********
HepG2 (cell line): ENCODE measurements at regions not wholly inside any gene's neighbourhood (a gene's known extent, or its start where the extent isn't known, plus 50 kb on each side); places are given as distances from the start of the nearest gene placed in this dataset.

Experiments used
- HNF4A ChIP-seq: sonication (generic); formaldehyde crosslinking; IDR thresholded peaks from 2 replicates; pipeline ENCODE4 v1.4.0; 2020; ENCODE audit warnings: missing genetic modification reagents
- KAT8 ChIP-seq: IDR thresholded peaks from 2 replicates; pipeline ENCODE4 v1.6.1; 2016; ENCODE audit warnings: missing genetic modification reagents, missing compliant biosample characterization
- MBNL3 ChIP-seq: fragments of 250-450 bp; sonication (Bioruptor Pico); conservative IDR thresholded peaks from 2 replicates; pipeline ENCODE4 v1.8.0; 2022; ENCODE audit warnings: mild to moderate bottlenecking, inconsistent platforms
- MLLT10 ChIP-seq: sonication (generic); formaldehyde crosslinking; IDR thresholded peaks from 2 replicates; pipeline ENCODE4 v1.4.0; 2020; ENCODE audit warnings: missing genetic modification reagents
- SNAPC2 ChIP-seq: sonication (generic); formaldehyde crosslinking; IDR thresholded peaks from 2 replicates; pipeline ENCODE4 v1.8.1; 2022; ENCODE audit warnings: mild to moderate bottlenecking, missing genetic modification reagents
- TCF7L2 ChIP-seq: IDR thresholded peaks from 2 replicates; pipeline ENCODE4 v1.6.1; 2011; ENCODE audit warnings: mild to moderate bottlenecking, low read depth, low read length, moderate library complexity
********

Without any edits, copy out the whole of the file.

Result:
HepG2 (cell line): ENCODE measurements at regions not wholly inside any gene's neighbourhood (a gene's known extent, or its start where the extent isn't known, plus 50 kb on each side); places are given as distances from the start of the nearest gene placed in this dataset.

Experiments used
- HNF4A ChIP-seq: sonication (generic); formaldehyde crosslinking; IDR thresholded peaks from 2 replicates; pipeline ENCODE4 v1.4.0; 2020; ENCODE audit warnings: missing genetic modification reagents
- KAT8 ChIP-seq: IDR thresholded peaks from 2 replicates; pipeline ENCODE4 v1.6.1; 2016; ENCODE audit warnings: missing genetic modification reagents, missing compliant biosample characterization
- MBNL3 ChIP-seq: fragments of 250-450 bp; sonication (Bioruptor Pico); conservative IDR thresholded peaks from 2 replicates; pipeline ENCODE4 v1.8.0; 2022; ENCODE audit warnings: mild to moderate bottlenecking, inconsistent platforms
- MLLT10 ChIP-seq: sonication (generic); formaldehyde crosslinking; IDR thresholded peaks from 2 replicates; pipeline ENCODE4 v1.4.0; 2020; ENCODE audit warnings: missing genetic modification reagents
- SNAPC2 ChIP-seq: sonication (generic); formaldehyde crosslinking; IDR thresholded peaks from 2 replicates; pipeline ENCODE4 v1.8.1; 2022; ENCODE audit warnings: mild to moderate bottlenecking, missing genetic modification reagents
- TCF7L2 ChIP-seq: IDR thresholded peaks from 2 replicates; pipeline ENCODE4 v1.6.1; 2011; ENCODE audit warnings: mild to moderate bottlenecking, low read depth, low read length, moderate library complexity